So, everything is different now. We’re enlightened and liberated, aren’t we? No one would dream of paying women less than men and it’s enshrined in the law? Hmmm, now let’s take nursing for example. It’s a low paid job compared to other professions in the emergency services such as the police or fire service. This applies to most of the traditionally female dominated jobs. The glass ceilings exist still. Society demonises and fears female sexuality still, there’s still oppression of women in the home and workplace and inequality abounds.


What interests me though is that people who nominally support and advocate rights for women still exhibit prejudice and staunchly uphold gender roles. It’s bloody hard being a man who isn’t very manly.


If a boat sinks, I get to go in the lifeboats after the women have taken their turn at grabbing at life? I suspect a lot of the women would be stronger than me and am certain that most of them would be better swimmers as I swim like a drowning dog with a muscular disorder. If I have a cold I instantly get told I have “man-flu” whether I’m complaining or not? Oh, I see. Men are automatically very weak, mardy and prone to exaggerating illness. I get that. It’s so enshrined in culture that even TV adverts refer to the failure of men to cope with illness. It really is a very sensible viewpoint and of course is hilariously funny to say and not at all banal or offensive. I loved the one time I had genuine influenza and a high fever, muscle aches and weakness. It was lovely to be constantly asked if I had “man-flu” when actually I had flu and was struggling to stay awake for more than a few hours a day. Let’s face it; the whole man flu thing is about as witty as a dead hedgehog. Why not drop it and stick to something more witty and original like laughing at ginger people or the disabled?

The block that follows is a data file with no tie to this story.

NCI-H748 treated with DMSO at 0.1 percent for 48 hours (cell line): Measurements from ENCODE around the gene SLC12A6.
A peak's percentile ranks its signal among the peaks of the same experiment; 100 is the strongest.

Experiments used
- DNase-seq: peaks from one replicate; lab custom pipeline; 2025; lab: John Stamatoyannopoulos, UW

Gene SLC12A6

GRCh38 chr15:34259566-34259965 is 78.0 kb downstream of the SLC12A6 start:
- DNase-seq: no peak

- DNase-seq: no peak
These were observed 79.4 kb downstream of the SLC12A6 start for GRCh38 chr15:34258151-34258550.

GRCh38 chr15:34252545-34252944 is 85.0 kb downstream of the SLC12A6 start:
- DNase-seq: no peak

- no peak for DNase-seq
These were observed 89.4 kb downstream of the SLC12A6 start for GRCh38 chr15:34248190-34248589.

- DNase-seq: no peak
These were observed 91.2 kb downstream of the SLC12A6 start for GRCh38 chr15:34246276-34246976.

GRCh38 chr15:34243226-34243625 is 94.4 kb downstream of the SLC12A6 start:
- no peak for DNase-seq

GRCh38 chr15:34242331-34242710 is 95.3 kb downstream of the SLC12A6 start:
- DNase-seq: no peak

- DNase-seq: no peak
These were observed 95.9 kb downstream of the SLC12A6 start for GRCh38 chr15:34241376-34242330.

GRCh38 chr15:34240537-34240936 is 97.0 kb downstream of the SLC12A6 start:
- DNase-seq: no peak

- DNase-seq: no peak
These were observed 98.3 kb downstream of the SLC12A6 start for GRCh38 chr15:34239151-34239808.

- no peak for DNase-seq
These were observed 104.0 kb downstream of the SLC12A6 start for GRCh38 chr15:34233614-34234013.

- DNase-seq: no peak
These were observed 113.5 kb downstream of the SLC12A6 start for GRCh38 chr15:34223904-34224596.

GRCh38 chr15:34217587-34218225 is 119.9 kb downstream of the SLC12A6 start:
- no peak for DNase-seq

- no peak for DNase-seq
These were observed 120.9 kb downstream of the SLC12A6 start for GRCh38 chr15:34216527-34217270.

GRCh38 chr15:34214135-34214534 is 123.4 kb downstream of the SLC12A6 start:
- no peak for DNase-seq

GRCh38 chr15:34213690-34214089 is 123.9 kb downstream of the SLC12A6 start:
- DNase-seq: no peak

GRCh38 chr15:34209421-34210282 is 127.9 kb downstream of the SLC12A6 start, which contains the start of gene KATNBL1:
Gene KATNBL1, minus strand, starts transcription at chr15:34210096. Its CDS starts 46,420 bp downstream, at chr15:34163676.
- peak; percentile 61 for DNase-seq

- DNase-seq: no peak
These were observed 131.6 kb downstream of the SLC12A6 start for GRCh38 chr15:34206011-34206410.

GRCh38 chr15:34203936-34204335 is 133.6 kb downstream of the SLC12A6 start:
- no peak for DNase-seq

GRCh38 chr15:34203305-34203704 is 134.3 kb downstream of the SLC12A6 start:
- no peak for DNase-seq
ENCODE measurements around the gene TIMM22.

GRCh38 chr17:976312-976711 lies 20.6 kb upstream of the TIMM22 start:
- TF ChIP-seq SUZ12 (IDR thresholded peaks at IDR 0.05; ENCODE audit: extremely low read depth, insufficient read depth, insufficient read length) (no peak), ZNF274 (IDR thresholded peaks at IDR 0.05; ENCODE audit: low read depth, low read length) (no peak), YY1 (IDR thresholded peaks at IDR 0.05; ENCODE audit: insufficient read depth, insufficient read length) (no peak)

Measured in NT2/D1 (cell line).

How about the even more original concept of men dressing badly as women and it being absolutely freaking hilarious. Goodness, how we laughed. A man in a dress? If only he’d been ginger too!

 Obviously I can't multi task or perform simple domestic jobs. That one drives me crazy. I've wroked on hectic hospital wards for the last 19 years. If I couldn't multi task I think I'd have lasted less than 19 days.

I’m automatically stronger too when it’s needed. I recall being told by a senior doctor once that I must flip an obese woman onto her side unaided so that she could administer a spinal injection. When I objected at this and asked for help to turn the poor lady over I was asked “what is the point of having male nurses if they can’t even do the heavy physical work?”


I’m weird because I can’t do DIY, hate sport and don’t like the outdoors. I’m a tad feeble. Gender roles are so strongly entrenched in society that we struggle to allow people to deviate still.  


I embrace my feminine side. I can cry at films, talk about nice cushions and not feel shame. It’s taken me a while though to shake off the residual feelings of shame drummed into me throughout my childhood but bloody hell, it's liberating. It's also extremely liberating to challenge people's bizarre gender assumptions and dull remarks. Try it.

Right, where's that men's liberation march? I'm burning my Calvin Kleins.